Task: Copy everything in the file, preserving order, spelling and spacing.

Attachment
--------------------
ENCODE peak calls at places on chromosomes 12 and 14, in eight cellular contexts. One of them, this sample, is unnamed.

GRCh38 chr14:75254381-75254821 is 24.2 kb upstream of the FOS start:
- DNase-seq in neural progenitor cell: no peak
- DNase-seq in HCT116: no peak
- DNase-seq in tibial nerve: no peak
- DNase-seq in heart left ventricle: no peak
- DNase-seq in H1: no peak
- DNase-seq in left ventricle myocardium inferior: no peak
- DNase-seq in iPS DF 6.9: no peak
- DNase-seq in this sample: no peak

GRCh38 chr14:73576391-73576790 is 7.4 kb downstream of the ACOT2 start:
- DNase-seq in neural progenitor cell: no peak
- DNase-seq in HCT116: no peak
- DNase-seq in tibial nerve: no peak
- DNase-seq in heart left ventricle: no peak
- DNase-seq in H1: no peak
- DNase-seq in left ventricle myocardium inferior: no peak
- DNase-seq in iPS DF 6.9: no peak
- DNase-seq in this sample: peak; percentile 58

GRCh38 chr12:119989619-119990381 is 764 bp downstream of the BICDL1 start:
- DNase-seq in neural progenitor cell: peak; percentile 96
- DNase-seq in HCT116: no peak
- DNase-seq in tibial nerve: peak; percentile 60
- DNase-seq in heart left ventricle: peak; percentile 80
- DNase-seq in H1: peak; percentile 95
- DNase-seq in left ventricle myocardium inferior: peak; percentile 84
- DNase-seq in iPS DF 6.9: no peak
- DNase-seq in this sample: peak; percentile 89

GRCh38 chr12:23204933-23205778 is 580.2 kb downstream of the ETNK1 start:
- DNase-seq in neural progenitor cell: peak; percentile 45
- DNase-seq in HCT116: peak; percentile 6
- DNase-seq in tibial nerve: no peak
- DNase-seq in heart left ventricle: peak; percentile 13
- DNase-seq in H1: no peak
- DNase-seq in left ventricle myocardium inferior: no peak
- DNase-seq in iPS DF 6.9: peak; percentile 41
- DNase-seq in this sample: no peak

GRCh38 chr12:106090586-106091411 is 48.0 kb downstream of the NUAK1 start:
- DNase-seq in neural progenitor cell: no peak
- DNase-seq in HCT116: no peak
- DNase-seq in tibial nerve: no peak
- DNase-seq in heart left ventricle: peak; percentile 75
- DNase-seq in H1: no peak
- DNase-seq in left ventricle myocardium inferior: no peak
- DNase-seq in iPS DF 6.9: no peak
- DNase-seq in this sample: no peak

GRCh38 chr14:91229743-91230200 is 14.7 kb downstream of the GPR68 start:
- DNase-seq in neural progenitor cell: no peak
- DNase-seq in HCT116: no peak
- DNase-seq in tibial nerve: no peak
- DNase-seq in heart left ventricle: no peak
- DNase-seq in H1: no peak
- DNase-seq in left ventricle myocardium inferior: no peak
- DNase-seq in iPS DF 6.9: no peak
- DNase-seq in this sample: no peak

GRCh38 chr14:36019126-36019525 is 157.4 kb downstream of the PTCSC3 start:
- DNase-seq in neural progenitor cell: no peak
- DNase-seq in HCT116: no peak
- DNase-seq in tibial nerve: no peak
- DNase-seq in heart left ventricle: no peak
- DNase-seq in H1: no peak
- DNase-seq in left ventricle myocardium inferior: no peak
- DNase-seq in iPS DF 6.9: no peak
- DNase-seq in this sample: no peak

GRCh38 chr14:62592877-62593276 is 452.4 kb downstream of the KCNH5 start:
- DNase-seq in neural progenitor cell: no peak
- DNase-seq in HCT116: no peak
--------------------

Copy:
ENCODE peak calls at places on chromosomes 12 and 14, in eight cellular contexts. One of them, this sample, is unnamed.

GRCh38 chr14:75254381-75254821 is 24.2 kb upstream of the FOS start:
- DNase-seq in neural progenitor cell: no peak
- DNase-seq in HCT116: no peak
- DNase-seq in tibial nerve: no peak
- DNase-seq in heart left ventricle: no peak
- DNase-seq in H1: no peak
- DNase-seq in left ventricle myocardium inferior: no peak
- DNase-seq in iPS DF 6.9: no peak
- DNase-seq in this sample: no peak

GRCh38 chr14:73576391-73576790 is 7.4 kb downstream of the ACOT2 start:
- DNase-seq in neural progenitor cell: no peak
- DNase-seq in HCT116: no peak
- DNase-seq in tibial nerve: no peak
- DNase-seq in heart left ventricle: no peak
- DNase-seq in H1: no peak
- DNase-seq in left ventricle myocardium inferior: no peak
- DNase-seq in iPS DF 6.9: no peak
- DNase-seq in this sample: peak; percentile 58

GRCh38 chr12:119989619-119990381 is 764 bp downstream of the BICDL1 start:
- DNase-seq in neural progenitor cell: peak; percentile 96
- DNase-seq in HCT116: no peak
- DNase-seq in tibial nerve: peak; percentile 60
- DNase-seq in heart left ventricle: peak; percentile 80
- DNase-seq in H1: peak; percentile 95
- DNase-seq in left ventricle myocardium inferior: peak; percentile 84
- DNase-seq in iPS DF 6.9: no peak
- DNase-seq in this sample: peak; percentile 89

GRCh38 chr12:23204933-23205778 is 580.2 kb downstream of the ETNK1 start:
- DNase-seq in neural progenitor cell: peak; percentile 45
- DNase-seq in HCT116: peak; percentile 6
- DNase-seq in tibial nerve: no peak
- DNase-seq in heart left ventricle: peak; percentile 13
- DNase-seq in H1: no peak
- DNase-seq in left ventricle myocardium inferior: no peak
- DNase-seq in iPS DF 6.9: peak; percentile 41
- DNase-seq in this sample: no peak

GRCh38 chr12:106090586-106091411 is 48.0 kb downstream of the NUAK1 start:
- DNase-seq in neural progenitor cell: no peak
- DNase-seq in HCT116: no peak
- DNase-seq in tibial nerve: no peak
- DNase-seq in heart left ventricle: peak; percentile 75
- DNase-seq in H1: no peak
- DNase-seq in left ventricle myocardium inferior: no peak
- DNase-seq in iPS DF 6.9: no peak
- DNase-seq in this sample: no peak

GRCh38 chr14:91229743-91230200 is 14.7 kb downstream of the GPR68 start:
- DNase-seq in neural progenitor cell: no peak
- DNase-seq in HCT116: no peak
- DNase-seq in tibial nerve: no peak
- DNase-seq in heart left ventricle: no peak
- DNase-seq in H1: no peak
- DNase-seq in left ventricle myocardium inferior: no peak
- DNase-seq in iPS DF 6.9: no peak
- DNase-seq in this sample: no peak

GRCh38 chr14:36019126-36019525 is 157.4 kb downstream of the PTCSC3 start:
- DNase-seq in neural progenitor cell: no peak
- DNase-seq in HCT116: no peak
- DNase-seq in tibial nerve: no peak
- DNase-seq in heart left ventricle: no peak
- DNase-seq in H1: no peak
- DNase-seq in left ventricle myocardium inferior: no peak
- DNase-seq in iPS DF 6.9: no peak
- DNase-seq in this sample: no peak

GRCh38 chr14:62592877-62593276 is 452.4 kb downstream of the KCNH5 start:
- DNase-seq in neural progenitor cell: no peak
- DNase-seq in HCT116: no peak